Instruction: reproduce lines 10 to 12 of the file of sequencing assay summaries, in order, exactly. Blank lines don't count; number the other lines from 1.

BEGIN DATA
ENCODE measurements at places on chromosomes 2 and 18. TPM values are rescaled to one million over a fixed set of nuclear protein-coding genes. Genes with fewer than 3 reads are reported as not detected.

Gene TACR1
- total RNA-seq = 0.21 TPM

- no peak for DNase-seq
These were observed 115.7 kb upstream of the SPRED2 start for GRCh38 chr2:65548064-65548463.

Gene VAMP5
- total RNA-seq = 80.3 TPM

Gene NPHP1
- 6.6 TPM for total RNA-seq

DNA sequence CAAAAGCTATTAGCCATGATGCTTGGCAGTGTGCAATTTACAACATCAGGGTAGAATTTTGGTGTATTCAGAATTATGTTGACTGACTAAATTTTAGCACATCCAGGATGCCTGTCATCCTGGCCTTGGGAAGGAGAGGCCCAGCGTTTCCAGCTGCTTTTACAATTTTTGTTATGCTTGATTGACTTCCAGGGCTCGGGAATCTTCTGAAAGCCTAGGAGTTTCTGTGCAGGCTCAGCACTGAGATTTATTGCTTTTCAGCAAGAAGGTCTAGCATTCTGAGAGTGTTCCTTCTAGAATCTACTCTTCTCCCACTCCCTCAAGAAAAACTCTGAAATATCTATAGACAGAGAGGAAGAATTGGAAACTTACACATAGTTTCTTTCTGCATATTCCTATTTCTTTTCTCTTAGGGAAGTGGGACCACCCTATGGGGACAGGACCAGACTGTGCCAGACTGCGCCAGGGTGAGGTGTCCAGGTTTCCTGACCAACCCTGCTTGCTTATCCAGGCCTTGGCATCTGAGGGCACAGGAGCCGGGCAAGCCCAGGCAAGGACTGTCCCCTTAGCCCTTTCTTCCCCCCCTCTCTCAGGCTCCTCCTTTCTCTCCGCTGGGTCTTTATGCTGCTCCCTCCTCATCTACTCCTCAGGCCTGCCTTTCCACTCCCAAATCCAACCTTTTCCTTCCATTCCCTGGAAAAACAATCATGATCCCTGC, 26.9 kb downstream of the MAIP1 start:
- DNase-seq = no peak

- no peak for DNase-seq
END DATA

DNA sequence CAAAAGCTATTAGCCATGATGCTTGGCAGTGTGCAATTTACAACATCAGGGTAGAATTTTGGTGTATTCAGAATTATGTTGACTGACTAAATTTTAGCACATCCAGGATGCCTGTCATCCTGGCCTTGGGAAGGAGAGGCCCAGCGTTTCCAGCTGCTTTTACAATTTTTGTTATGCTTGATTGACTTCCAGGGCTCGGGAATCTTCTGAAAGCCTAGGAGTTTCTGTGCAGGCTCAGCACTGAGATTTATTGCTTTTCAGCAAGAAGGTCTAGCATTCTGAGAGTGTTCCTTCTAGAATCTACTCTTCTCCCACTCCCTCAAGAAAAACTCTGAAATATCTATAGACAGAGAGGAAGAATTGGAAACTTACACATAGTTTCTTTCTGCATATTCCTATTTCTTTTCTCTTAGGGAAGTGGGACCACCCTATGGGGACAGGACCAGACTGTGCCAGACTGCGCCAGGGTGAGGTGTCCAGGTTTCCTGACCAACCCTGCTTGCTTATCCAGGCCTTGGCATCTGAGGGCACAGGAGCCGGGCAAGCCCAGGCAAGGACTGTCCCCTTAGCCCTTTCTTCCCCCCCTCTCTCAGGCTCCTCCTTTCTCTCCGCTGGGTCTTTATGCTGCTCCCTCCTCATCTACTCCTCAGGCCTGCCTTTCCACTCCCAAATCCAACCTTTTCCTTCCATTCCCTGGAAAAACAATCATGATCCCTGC, 26.9 kb downstream of the MAIP1 start:
- DNase-seq = no peak

- no peak for DNase-seq